Welcome to the SPSR: 
The Society for Planetary SETI Research

The Society for Planetary SETI Research (SPSR) is an organization of scientists and scholars from a variety of disciplines formed around their common interest in anomalies on planets and their satellites whose origins may be the result of intelligent activity. The focus of SPSR research is primarily the surfaces of Mars and the Moon as revealed by orbiter and lander investigation.

Because they believe the Planetary SETI question is of great potential importance to humanity, SPSR's members donate their research time freely despite the challenges currently posed by the controversial implications of the subject matter. These have included not only lack of research funding but prejudicial barriers to the publication of research papers, difficulties in obtaining access to raw data on a timely basis and a general attitude of ridicule in the halls of mainstream science.
Despite these challenges, SPSR is committed to keeping the Mars investigation in particular as  much in the scientific mainstream as possible. To this end, members are encouraged to submit their papers to peer review within the group and to seek publication in appropriate peer-reviewed science journals. Despite the difficulties, SPSR members have succeeded in having a number of peer-reviewed articles published as well as papers presented at professional conferences.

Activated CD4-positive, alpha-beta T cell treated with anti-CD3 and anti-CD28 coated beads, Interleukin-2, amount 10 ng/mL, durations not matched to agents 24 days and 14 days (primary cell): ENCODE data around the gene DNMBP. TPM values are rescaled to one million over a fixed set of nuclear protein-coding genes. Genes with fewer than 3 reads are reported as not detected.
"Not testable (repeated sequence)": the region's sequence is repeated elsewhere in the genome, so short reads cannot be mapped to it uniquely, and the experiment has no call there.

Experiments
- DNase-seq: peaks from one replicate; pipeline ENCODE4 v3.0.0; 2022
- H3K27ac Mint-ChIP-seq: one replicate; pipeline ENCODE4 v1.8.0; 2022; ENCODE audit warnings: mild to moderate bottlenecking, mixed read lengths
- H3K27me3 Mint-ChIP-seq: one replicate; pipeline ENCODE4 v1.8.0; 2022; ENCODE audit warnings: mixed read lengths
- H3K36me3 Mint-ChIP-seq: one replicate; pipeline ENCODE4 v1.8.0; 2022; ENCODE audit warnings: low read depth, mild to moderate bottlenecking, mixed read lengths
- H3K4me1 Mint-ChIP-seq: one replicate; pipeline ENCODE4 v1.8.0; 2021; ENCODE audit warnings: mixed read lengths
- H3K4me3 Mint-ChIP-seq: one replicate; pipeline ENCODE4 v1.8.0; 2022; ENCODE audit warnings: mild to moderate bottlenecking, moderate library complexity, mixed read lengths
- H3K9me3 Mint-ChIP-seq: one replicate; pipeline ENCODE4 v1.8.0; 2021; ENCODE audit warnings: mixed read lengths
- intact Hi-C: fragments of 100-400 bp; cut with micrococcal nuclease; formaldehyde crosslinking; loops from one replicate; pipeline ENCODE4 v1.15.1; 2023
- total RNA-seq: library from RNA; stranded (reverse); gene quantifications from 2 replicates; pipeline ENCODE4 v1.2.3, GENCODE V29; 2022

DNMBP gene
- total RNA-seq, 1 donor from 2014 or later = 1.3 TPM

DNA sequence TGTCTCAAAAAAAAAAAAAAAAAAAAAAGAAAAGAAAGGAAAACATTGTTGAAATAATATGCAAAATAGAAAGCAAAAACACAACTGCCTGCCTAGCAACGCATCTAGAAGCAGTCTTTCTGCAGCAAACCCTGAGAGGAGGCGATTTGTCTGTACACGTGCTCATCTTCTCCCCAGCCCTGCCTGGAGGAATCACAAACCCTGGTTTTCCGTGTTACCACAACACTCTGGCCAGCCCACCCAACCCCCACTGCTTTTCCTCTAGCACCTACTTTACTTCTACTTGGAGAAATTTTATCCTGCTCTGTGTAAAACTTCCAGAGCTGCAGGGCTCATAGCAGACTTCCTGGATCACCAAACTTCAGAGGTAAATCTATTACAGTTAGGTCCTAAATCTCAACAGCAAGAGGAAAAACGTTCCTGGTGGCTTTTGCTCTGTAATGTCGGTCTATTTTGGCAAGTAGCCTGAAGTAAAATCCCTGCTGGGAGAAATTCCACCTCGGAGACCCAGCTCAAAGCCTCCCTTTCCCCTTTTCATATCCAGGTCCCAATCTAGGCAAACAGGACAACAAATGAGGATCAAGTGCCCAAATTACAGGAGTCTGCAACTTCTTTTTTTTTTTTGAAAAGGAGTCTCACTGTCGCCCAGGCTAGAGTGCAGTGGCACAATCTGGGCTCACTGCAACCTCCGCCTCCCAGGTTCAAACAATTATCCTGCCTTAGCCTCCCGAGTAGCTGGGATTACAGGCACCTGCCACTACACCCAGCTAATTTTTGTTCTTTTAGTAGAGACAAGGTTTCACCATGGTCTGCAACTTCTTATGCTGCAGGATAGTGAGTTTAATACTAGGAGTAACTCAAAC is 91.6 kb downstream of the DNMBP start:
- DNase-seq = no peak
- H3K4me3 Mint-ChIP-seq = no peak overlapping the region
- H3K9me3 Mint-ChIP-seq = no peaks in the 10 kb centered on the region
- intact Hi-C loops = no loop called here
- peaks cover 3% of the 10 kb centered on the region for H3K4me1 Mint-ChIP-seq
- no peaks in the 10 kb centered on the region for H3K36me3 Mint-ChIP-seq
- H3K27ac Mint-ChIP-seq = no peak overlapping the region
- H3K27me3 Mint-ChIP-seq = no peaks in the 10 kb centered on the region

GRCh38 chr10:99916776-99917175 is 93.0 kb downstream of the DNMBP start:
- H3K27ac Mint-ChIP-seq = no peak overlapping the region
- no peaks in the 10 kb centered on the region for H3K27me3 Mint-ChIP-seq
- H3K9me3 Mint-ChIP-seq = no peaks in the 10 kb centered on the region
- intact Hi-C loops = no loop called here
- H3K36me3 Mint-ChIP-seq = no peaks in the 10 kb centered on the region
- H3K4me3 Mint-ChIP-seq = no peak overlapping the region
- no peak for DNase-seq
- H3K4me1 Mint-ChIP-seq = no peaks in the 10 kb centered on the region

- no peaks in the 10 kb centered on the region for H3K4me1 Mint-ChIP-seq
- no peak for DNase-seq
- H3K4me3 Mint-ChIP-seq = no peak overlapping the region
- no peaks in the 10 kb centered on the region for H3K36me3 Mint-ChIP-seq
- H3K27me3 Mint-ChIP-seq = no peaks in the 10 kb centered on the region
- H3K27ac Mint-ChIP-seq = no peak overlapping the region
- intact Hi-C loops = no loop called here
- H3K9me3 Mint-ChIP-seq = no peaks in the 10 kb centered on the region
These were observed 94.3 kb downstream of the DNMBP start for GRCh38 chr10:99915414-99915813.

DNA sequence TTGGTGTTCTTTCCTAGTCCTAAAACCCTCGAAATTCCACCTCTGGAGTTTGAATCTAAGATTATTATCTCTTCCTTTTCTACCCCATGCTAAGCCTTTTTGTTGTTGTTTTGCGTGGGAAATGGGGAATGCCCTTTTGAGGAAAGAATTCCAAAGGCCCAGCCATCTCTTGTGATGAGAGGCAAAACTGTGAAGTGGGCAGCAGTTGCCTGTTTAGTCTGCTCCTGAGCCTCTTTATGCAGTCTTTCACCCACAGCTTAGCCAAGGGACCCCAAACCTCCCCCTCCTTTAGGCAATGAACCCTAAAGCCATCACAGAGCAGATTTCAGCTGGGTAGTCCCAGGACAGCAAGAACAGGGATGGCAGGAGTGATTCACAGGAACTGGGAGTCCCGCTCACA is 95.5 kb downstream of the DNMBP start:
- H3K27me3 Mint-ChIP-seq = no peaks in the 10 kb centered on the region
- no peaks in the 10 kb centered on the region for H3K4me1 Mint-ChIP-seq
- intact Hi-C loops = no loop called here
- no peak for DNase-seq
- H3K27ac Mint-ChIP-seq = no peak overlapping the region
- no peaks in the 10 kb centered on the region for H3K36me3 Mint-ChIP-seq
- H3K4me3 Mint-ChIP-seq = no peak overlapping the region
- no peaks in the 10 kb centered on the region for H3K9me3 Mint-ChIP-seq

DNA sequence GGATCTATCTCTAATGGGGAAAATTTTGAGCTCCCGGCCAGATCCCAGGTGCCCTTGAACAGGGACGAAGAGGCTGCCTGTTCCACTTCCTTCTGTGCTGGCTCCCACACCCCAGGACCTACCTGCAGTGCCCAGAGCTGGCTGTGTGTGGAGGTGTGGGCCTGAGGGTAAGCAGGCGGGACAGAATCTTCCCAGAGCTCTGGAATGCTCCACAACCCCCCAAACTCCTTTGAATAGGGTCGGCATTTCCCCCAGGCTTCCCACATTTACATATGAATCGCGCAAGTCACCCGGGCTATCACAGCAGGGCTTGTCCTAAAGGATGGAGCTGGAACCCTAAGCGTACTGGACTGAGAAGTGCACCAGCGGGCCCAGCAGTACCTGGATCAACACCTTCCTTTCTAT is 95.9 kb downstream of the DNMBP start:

Because SPSR members represent such a broad diversity of interests, areas of expertise, and opinions, the organization as a whole does not generally endorse any particular conclusions drawn by its members, and no claim of endorsement by SPSR as an organization would be appropriate. Some of the position statements by individual members reflect this diversity of viewpoints.
Nevertheless we all agree that anomalous features we have seen in images from Mars convince us that:

  • the issue of artificial structures on Mars should be openly debated in the scientific community,
  • that mainstream journals should be open to review of qualified technical papers on this subject matter and.,
  • that follow-up images to test the predictions of the hypotheses of natural versus artificial origin for these anomalous features should be a priority for the remaining lifetime of the MGS spacecraft and its successors